Most people think they are moral compared to their peers. Yet we will only begin to grow in character once we compare ourselves to the true standard.
The two men who go to the Temple to pray contrast in character, belief, and self-examination. The contrast shows how to be justified before God.
Any time we feel prompted to exalt ourselves, we demonstrate Satan's spirit of pride, thereby jeopardizing our entry into God's family.
Atonement, when we are commanded to afflict our souls, is a time of self-evaluation and repentance. This is the only way to have real unity with God.
We earn God's favor by obedience; there is a direct tie between submission to His will and His favor. The more one submits, the more favor and grace accrues.
Self-righteousness lies at the root of many other sins. Because we are self-centered, self-righteousness will follow as surely as water runs downhill.
On the heels of self-deception and self-justification often comes self-righteousness. This occurs when we set our own standards rather than God's.
Three symptoms of pride include (1) lying to protect our self-image; (2) competitiveness; (3) believing our personal ideas are more valuable than God's Truth.
God's people may fall into the trap of forgetting the sinful past from which God rescued them and come to look disdainfully on those not yet called.
Richard Ritenbaugh introduces his topic of covering sins by reflecting on the illegal trial of Jesus, in which false witnesses and false accusations were trumped up by the presumptuous Jewish religious leaders against the very Son of God. The Pharisees and Sadducees demonstrated hypocrisy, professing righteousness and teaching …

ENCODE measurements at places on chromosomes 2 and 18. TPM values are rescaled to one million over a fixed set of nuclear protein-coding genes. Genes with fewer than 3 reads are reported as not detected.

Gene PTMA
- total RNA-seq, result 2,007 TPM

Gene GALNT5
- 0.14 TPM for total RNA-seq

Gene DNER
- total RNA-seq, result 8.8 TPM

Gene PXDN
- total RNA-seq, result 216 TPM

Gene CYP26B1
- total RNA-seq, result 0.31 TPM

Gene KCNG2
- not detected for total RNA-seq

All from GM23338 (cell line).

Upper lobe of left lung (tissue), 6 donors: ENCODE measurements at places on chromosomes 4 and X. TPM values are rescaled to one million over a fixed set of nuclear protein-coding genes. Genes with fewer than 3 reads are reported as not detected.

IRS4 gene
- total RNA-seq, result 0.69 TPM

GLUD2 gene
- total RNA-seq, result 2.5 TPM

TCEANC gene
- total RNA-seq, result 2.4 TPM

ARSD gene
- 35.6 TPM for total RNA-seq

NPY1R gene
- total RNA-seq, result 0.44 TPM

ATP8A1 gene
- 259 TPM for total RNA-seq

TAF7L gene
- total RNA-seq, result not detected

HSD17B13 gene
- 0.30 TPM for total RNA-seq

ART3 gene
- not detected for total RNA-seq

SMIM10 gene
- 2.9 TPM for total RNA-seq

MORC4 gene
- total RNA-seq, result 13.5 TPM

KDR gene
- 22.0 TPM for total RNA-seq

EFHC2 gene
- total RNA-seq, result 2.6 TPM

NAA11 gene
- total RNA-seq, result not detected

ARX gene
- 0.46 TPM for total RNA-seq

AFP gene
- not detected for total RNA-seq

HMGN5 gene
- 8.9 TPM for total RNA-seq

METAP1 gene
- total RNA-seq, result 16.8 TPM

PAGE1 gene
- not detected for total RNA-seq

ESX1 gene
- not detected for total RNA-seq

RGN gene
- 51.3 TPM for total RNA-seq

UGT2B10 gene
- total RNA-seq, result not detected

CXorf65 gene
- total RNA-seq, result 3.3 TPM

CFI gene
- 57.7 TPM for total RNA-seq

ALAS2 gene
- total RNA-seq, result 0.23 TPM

The Pharisees were in the office or seat of Moses. Jesus taught His followers to follow their words (pertaining to the Law of God), but not their personal examples.
The sin of pride underlies many of our other sins, and it is often the reason for the contentions we get into as brethren.
We must have both perseverance and humility in prayer to keep our vision sharp and clear. Without humility, the doorway to acceptance by God is closed.
The intent of fasting is to deflate our pride—the major taproot of sin—the biggest deterrent to a positive relationship with God. Humility heals the breach.
Martin Collins concludes his series on the three illustrations that comprise one long parable in Luke 15. In this part, he explains what is known as the Parable of the Prodigal (or Lost) Son.
Pride elevates one above God, denigrating any dependence upon God, replacing it with self-idolatry. We ought to boast or glory in the Lord instead of ourselves.
The hallmark of Christian character is humility, which comes about only when one sees himself in comparison to God. Pride makes distorted comparisons.
Our ability to see the specks in others' eyes may indicate spiritual deficiencies in ourselves, as we project our own sins onto others.
Christians prepare for Passover by engaging in a thorough, spiritual self-examination. An analysis of II Corinthians 13:5 shows us what we need to look for.
What is it to be poor in spirit? This attribute is foundational to Christian living. Those who are truly poor in spirit are on the road to true spiritual riches.
God's children should never emulate the self-willed attitude Frank Sinatra's song "My Way" glorifies. Human nature and godly character are polar opposites.
Many 'church of God' organizations claim to be part of—or even the only—church of God. The Bible reveals specific characteristics of God's church.
Martin Collins, reminding us that as God's people we should stand out in contrast from the world, mentions that we can sometimes find ourselves assailed by doubts, fears, and lack of joy. When we find ourselves in a state of misery, we need to understand the causes for this lack of joy. Second- and third-generation Christians …
Self-righteous people tend to trust in their own heart, be wise in their own eyes, justify themselves, despise or disregard others, and judge or condemn others.
Pride is a perverted comparison that elevates one above another. Because of its arrogant self-sufficiency, it hinders our faith. Faith depends on humility.
We may find God's means of correction discouraging, but when we place His actions in context with His overall plan, we can find peace in God's sovereignty.
Pride leads to destruction, tricking us into thinking we deserve better than we have. Paradoxically, pride is a mark of inferiority, causing overcompensation.